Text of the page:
Kierkegaard and Issues in Contemporary Ethics
4, boulevard Trudaine
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Periodically brought to the fore in times of social and intellectual upheaval, Kierkegaard’s philosophy, and existential philosophy more generally, has often been associated with what Hannah Arendt termed a ‘willingness to tear down outmoded intellectual structures,’ and a return to the question(s) of the existing human being. More recently, philosophers such as Alasdair MacIntyre and Jürgen Habermas have appealed to Kierkegaard’s existential understanding of ethics as a way of moving beyond the sterile debates in normative ethics and of opening up the sphere of moral philosophy through an existential turn. Despite this renewed interest, little work has been done on how Kierkegaard could fruitfully be drawn into contemporary questions in ethics. Although existential philosophy is perhaps best characterized as a philosophy which focuses on ‘concrete’ existence, it is curious that it has not often enough been challenged with regard to concrete moral issues.
The aim of this conference is to attempt to bring to the fore some of these issues, and engage with them from the perspective(s) of existential ethics. Do Kierkegaard’s writings contain resources which could enable us to think through contemporary issues which the Dane himself never envisaged, such as the liberalization of genetic manipulation, acts of terrorism or political violence, the impact of new technologies on personal identity and social interaction, migration, gender identity, poverty and social inequality, the protection of the natural environment, the legalization of euthanasia, or the regulation of artificial intelligence?
From the definition of the individual within the political sphere to the definition of humanity confronted with the increasing technicality of the environment, Kierkegaard’s philosophy continues to engage with those issues which shape our modern human condition and the mutations of our contemporary societies.
Thursday 2 May 2019
8:30 Welcome participants/coffee (ESC Clermont, Room 250)
9:00 Opening words
SESSION 1: ETHICS AND RELIGION (Room 250)
9:15 Roe Fremstedal (The Arctic University of Norway) Religion Reduced to Ethics? Moral Overridingness and the ‘Teleological Suspension of the Ethical’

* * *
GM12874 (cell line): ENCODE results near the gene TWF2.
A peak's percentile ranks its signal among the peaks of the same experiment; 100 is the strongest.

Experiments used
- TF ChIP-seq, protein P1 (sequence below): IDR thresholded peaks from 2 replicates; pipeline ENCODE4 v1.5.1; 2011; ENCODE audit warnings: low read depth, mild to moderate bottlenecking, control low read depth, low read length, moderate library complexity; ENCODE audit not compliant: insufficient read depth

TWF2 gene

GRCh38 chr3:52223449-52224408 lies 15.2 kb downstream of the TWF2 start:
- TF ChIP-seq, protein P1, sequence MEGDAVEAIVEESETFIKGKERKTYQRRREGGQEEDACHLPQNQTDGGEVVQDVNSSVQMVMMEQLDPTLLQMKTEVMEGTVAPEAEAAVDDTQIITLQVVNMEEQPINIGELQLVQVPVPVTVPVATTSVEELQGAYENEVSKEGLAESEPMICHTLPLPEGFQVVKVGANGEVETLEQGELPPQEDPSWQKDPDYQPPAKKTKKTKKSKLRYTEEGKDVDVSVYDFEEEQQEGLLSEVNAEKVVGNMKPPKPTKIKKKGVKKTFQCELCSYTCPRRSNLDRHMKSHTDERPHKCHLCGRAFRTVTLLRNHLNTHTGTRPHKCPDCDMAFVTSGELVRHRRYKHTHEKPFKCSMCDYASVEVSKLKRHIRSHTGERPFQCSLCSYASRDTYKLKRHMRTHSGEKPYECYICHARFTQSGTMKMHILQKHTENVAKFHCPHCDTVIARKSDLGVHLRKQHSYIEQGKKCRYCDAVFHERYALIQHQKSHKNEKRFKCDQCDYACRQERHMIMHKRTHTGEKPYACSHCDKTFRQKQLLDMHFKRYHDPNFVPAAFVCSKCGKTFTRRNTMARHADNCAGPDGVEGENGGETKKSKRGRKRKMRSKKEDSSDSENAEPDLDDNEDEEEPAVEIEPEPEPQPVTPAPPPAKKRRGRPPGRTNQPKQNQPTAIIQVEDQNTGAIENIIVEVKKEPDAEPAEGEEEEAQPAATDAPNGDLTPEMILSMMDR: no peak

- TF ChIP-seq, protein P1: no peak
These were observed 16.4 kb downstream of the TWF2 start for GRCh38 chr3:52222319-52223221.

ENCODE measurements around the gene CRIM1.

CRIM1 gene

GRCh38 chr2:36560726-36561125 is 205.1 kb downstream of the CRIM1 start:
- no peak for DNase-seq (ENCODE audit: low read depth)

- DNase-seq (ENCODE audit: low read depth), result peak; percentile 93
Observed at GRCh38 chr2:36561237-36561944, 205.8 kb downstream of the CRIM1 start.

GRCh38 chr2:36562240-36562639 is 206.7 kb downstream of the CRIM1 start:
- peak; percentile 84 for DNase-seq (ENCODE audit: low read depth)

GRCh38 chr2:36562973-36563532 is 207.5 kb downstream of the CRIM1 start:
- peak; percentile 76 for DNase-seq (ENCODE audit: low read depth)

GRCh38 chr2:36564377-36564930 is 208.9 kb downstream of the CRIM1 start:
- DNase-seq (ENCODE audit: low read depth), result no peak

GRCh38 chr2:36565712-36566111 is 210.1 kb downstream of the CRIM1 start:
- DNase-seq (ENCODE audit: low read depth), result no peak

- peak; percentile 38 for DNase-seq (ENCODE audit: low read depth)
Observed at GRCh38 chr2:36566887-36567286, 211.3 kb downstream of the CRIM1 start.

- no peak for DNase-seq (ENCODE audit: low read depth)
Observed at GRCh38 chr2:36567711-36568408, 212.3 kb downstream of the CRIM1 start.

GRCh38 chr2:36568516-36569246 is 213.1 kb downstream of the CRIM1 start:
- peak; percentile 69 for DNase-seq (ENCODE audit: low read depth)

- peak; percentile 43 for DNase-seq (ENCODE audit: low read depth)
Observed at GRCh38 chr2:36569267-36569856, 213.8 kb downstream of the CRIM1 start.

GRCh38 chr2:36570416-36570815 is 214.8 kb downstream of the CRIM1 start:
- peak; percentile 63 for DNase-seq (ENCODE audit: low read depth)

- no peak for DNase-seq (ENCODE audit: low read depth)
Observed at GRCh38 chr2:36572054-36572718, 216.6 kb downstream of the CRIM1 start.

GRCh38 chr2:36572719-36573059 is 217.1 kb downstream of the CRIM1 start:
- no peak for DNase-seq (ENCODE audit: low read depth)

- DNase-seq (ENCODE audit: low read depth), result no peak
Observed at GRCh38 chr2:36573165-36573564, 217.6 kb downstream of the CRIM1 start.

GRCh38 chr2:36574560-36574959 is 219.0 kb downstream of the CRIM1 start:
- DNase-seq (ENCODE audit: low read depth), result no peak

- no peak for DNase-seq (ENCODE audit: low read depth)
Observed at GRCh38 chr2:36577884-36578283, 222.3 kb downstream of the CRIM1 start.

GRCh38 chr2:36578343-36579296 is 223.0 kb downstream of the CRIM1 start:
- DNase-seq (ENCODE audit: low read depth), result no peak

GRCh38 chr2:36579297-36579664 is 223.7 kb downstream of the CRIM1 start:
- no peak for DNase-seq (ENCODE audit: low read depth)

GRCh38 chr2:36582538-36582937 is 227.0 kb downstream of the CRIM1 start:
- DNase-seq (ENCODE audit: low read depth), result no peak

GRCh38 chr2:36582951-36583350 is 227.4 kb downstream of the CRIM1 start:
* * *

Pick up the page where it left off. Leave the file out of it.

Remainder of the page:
10:00 Shai Frogel (Kibbutzim College of Education & Tel Aviv University) Either religion or ethics
10:45 Coffee break
11:00 Tomer Raudanski (Humboldt University) Two Meanings of Nihilism in Kierkegaard’s Aporia of Inoperative Death
11:45 Liam Hughes (Independent Researcher) Reflections on Kierkegaard's internalist perspective and its relation to social change
SESSION 2: MEDIA AND POLITICS (Room 250)
14:00 Wojciech Kaftanski (Husserl-Archives, KU Leuven)Kierkegaard and Role Models: Imitation, Admiration and Moral Vision
14:45 Christopher Black (Texas A&M University) Choosing for Yourself in the Age of the Social Media Echo Chamber
15:30 Coffee break
15:45 Andrzej Słowikowski (Institute of Philosophy and Sociology, Polish Academy of Science) Can a refugee be one’s neighbor in an ethical sense?
16:30 Paul Michael Whitfield(San Francisco State University) Kierkegaardian Reflections on Love and the State
SESSION 3: KIERKEGAARD ET LES ENJEUX DE L’ETHIQUE EXISTENTIELLE (Auditorium)
19:00 Mélissa Fox-Muraton (ESC Clermont/Université Clermont Auvergne) Kierkegaard: une éthique existentielle pour notre époque?
19:45 Karl Verstrynge (Free University of Brussels, VUB) Déconnecte ta vie. Une approche kierkegaardienne de la détox digitale
20h30-22h RECEPTION for all conference participants and guests
Friday 3 May 2019
SESSION 4: SELF AND OTHER
9:00 Oliver Norman (Université de Poitiers) Despair and Gender Identity: Reading The Sickness Unto Deathin a Queer Light
9:45 Deidre Green (Maxwell Institute for Religious Scholarship, BYU) (Divine) Love at a Distance: Kierkegaard’s Maternal Metaphors and Feminist Ethics
10:30 Coffee break
10:45 René Rosfort (Copenhagen University) The Strength of a Fragile Mind: Kierkegaard and Psychiatric Ethics
11:30 Viktoras Bachmetjevas (LSMU Emmanuel Levinas Center) Clemency over Forgiveness: Assessor Wilhelm’s Response to Vladimir Jankelevitch
SESSION 5: ETHICAL LIFE AND DIVERSITY
13:45 Bernhard Obsieger (Saint Louis University) A Kierkegaardian Approach to Ethical Life
14:30 Jakub Marek (Charles University Prague) Creatures of Habit: On Hereditary Sin and the Development of ‘Moral Faculties’ in Kierkegaard
15:15 Coffee break
15:30 Michael Glass (Temple University) Kierkegaard and Interreligious Understanding
16:15 Charles Blattberg (Université de Montréal) Kierkegaard’s Deep Diversity: The One and the Many
17:00 Closing words
Organisation: Mélissa Fox-Muraton (firstname.lastname@example.org)
Scientific committee: Karl Verstrynge, René Rosfort, Roe Fremstedal
For all queries, contact: email@example.com
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